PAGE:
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1

For the record, with zsh, there's the ${^array} operator that turns on brace-like expansion on the elements of the array. So: $ a=(one two three) $ b=('foo '${^a}' bar') $ printf '<%s>\n' $b <foo one bar> <foo two bar> <foo three bar> Search and replace also works: $ printf '<%s>\n' ${a//(#m)*/foo $MATCH bar} <foo one ...


2

p='* "foo ' s=' bar $USER' CATEGORIES=(one two three four) CATEGORIES=("${CATEGORIES[@]/#/$p}") CATEGORIES=("${CATEGORIES[@]/%/$s}") paste <(printf '[%s]\n' "${!CATEGORIES[@]}") \ <(printf '%s\n' "${CATEGORIES[@]}") Output: [0] * "foo one bar $USER [1] * "foo two bar $USER [2] * "foo three bar $USER [3] * "foo four bar $USER ...


3

Depending on what your ultimate aim is, you could use printf: $ a=(1 2 3) $ printf "foo %s bar\n" "${a[@]}" foo 1 bar foo 2 bar foo 3 bar printf re-uses the format string until all the arguments are used up, so it provides an easy way to apply some formatting to a set of strings.


1

cat file: 22 z there's a moose loose in the hoose eg. Set args to: loose moose - read by script as "$@" You can use as many as you like. by=( "$@" ) nl file | sed -nf <(for ((i=0;i<${#by[@]};i++)) ;do echo "s/.*${by[i]}.*/$i\t&/; t p" done; echo "s/^/$i\t&/; :p p") | sort -nk1 -nk2 | ...


2

With sqlite and ORDER BY clause: $sqlite3 <<\EOT CREATE TABLE file(line); .import file.txt file SELECT * FROM file ORDER BY CASE WHEN line LIKE '%USB%' THEN 0 WHEN line LIKE '%Realtek%' THEN 1 ELSE 3 END; EOT 00:10.0 USB controller: VIA Technologies, Inc. VT82xxxxx UHCI USB 1.1 Controller (rev 81) 00:10.1 USB controller: VIA Technologies, ...


5

It sounds like you want a scoring system.  Write a script to assign a score to each line, indicating how early in the output you want to see it.  awk seems well suited to this job.  For your example: #!/bin/sh awk '{score=0} /usb/ {score=1} /Plantronics/ {score=2} {print score, NR, $0}' "$@" This assigns a score of 0 to every line by default, ...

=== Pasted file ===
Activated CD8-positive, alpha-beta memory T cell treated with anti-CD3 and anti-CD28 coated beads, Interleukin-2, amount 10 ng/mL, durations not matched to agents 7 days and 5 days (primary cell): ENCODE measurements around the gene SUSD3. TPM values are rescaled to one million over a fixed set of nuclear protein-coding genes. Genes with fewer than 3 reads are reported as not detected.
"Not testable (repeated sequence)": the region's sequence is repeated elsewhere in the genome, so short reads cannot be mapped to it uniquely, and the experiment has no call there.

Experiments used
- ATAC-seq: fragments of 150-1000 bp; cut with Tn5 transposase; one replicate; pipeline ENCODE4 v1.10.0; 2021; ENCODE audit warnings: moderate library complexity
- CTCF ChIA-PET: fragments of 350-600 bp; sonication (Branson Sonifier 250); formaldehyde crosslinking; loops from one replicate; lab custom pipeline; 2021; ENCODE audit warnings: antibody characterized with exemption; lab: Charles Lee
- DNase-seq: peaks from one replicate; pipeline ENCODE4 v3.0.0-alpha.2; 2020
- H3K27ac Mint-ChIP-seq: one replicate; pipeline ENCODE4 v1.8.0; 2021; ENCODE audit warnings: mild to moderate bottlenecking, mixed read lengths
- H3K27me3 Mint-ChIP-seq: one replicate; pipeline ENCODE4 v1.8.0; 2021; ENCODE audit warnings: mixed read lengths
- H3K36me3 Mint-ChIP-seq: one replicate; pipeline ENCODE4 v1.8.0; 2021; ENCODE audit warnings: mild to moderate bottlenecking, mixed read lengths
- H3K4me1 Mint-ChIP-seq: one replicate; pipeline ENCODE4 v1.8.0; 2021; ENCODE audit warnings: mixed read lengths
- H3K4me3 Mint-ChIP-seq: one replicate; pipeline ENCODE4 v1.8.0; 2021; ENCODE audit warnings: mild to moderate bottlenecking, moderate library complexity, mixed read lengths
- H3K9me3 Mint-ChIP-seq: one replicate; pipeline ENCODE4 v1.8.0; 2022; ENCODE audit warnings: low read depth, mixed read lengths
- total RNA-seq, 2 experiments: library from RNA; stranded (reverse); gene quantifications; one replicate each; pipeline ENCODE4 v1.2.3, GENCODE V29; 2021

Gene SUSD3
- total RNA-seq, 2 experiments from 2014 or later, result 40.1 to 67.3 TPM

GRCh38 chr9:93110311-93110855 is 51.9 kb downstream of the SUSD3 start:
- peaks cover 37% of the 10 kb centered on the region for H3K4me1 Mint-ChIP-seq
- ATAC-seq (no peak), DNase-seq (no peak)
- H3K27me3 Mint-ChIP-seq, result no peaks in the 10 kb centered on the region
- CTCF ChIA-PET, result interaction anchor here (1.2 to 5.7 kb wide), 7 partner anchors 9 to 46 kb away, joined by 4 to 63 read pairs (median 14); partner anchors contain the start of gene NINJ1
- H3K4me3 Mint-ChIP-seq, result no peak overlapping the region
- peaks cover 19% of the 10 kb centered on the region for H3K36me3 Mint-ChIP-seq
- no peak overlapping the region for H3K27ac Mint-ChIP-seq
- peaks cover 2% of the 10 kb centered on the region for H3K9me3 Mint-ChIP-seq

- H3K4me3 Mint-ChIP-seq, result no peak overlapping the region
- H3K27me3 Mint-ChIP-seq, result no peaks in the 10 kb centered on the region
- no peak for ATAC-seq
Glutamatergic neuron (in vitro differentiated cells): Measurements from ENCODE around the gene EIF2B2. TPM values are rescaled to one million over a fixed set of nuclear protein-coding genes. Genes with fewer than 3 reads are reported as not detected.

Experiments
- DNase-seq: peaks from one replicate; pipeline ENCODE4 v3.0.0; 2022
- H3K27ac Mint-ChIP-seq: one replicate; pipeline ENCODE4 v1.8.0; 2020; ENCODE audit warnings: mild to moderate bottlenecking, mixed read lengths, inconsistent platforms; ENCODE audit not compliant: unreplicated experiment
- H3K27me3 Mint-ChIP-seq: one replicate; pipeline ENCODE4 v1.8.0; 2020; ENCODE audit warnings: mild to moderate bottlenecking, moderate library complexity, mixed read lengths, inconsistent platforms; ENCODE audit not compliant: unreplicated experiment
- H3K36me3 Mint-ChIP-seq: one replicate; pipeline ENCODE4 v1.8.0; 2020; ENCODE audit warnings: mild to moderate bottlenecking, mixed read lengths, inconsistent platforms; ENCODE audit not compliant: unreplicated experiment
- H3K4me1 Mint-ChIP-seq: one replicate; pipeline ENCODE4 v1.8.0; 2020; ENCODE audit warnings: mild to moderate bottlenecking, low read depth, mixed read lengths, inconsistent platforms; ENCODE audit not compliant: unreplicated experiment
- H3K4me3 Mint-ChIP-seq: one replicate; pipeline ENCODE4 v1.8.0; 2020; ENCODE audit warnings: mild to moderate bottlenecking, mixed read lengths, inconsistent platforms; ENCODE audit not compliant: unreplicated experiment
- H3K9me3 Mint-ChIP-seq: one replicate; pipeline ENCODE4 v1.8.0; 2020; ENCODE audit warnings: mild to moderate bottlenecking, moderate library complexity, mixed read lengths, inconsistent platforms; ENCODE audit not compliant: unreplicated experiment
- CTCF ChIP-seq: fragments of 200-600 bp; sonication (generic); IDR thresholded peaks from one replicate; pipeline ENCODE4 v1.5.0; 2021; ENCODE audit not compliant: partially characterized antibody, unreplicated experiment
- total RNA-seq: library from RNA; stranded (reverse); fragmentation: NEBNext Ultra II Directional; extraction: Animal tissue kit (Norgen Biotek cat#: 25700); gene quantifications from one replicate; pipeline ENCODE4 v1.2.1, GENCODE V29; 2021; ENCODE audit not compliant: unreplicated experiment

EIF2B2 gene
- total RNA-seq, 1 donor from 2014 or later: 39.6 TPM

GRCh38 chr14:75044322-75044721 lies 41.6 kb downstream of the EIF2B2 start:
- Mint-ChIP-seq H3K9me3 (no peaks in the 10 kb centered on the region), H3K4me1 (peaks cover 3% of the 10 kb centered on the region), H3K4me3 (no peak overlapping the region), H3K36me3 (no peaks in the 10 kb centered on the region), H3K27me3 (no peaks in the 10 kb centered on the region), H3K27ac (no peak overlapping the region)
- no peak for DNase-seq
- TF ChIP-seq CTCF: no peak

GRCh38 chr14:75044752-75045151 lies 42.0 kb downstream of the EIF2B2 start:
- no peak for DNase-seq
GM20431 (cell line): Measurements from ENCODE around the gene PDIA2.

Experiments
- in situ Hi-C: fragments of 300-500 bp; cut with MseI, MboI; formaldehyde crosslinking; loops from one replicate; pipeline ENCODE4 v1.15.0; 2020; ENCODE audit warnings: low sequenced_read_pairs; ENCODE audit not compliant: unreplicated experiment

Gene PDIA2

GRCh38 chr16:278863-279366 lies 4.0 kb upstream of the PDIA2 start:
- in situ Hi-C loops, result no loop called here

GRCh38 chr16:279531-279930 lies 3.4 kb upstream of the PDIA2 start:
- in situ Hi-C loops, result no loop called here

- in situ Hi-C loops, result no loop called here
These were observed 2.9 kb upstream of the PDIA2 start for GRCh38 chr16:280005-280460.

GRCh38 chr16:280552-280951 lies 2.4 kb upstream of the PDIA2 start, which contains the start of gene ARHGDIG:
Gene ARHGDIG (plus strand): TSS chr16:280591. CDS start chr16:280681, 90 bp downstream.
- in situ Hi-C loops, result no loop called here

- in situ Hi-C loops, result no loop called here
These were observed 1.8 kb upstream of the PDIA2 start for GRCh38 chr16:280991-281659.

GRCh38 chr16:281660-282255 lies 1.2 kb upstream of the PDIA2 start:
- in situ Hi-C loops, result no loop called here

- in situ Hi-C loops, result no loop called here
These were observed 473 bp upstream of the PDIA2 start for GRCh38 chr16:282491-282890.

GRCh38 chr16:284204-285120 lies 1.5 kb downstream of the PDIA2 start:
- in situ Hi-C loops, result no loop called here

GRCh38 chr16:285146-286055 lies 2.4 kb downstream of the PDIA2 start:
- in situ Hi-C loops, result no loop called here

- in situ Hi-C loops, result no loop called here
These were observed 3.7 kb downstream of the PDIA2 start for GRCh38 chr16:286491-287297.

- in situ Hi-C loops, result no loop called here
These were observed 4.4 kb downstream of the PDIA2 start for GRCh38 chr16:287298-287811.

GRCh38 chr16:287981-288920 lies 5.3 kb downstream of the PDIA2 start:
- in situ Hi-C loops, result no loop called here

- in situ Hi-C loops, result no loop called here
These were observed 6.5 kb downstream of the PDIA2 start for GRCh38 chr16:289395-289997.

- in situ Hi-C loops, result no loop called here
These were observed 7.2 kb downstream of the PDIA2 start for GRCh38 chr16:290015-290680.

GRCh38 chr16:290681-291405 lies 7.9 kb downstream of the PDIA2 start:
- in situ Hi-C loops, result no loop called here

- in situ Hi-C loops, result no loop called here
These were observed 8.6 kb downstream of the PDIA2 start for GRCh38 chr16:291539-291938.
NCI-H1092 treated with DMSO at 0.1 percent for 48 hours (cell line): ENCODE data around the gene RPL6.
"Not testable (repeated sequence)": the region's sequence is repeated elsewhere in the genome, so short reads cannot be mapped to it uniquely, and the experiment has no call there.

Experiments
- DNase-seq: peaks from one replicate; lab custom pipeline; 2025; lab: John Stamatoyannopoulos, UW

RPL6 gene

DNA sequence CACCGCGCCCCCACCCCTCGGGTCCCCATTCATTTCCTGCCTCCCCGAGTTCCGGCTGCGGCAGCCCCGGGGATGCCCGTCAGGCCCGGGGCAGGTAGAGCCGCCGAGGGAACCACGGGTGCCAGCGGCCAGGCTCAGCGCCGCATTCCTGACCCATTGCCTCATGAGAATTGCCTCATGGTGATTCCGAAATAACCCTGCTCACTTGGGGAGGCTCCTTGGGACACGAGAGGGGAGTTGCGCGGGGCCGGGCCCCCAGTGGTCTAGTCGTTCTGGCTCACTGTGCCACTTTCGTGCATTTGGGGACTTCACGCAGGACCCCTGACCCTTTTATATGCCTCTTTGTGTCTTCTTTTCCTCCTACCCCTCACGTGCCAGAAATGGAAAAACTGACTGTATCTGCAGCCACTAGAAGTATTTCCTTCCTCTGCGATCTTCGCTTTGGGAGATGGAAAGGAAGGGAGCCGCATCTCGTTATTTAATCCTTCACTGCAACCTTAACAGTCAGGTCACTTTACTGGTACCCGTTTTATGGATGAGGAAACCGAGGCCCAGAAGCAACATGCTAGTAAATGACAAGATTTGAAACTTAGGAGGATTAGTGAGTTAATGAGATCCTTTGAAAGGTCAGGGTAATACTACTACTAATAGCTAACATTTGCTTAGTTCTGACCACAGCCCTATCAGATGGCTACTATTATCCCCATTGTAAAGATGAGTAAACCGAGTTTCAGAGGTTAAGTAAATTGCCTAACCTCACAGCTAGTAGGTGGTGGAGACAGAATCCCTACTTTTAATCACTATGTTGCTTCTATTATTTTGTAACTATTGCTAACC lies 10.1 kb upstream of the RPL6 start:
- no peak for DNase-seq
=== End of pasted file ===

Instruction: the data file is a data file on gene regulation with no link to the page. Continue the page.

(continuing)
2

What you're doing isn't really sorting, but selecting. So what you'd want to do is first select all the lines that contain "Platronics", then all the lines that contain "usb", and so on, and finally all the lines that don't match anything. I don't know of a command that does this in one go, but you can write a little script using python that does what you ...


1

Here is your script fixed to work the way I think you meant it to work: i=1 while read line; do while :; do var=$( echo $line | cut -d ':' -f$i ) i=$( expr $i + 1 ) [[ "$var" != "" ]] || break echo $var done done <$1 A couple of remarks: i was not ...


1

Use grep with PCRE: $ var='/home/path/archive/logs/path.log-2015-04-13.0.gz:2015-05-13 00:43:49,779 INFO [DEUX-DR-SAMPLE-1] c.i.s.p.DeuxProxyPMMProcessor [DEUX : 361] SVRREQ|dataID|server request: (deliver: (pdu: 0 5 0 282190) (addr: 1 1 adress) (addr: 1 1 mssidn) (sm: enc: ASCII msg: id:dataID stat:pattern)' $ grep -Po '.*?SVRREQ\|\K[^|]+(?=\|)' ...


0

The stuff inside the backticks (it's called command substitution, by the way) is a command to be executed. When you write $var | grep '\.txt$' this executes the value of var as a command. That's not what you want: you want to pass the value as input to the grep command. That's basically echo "$var" | grep '\.txt$' so the assignment would be var=`echo ...


1

You should try moving away from the back tick operators for executing commands. Not as portable as using something along the lines of the following: $ my_var=$(ls -la | grep '^...x') In regards to your problem, try $ var=$(echo $var | grep '\.txt$')


1

Here are a couple of approaches (well, 2½): If you’re interested in being able to incrementally modify PS1 settings that follow a general template, Create a file that contains only the PS1=… line. Write sed commands to edit it, piece by piece; e.g., sed -e 's/${debian_chroot:+($debian_chroot)}/\\d \\t /' sed -e 's/\\033/\\e/g' etc. You might find it ...


0

Assuming a posixy shell (/bin/sh or /bin/bash can do this) all=$(echo *) first=${all%% *} The construct ${all%% *} is an example of substring removal. The %% means delete the longest match of * (a space followed by anything) from the right-hand end of the variable all. You can read more about string manipulation here. This solution assumes that the ...


0

my preference is to anchor to the start of the string to reduce back tracking and I like extended regexp so I would use sed -re 's/^([0-9]{6}) .*( 2015)$/\1\2/' names.txt what this does -r extended regexp -e expression to follow s substitute ^ beginning of line ( start subpattern [0-9] a digit {6} previous occurs exactly six times ) end subexpression . ...


1

You could do sed -i -e 's/[[:space:]]\+.\+2015$/ 2015/' names.txt If you want to save it into the same file. Drop the -i if you just want to print to stdout, which you could redirect into another file. It will match any number of spaces followed by anything up to 2015 at the end of the line, then replace that whole match with " 2015" Another ...



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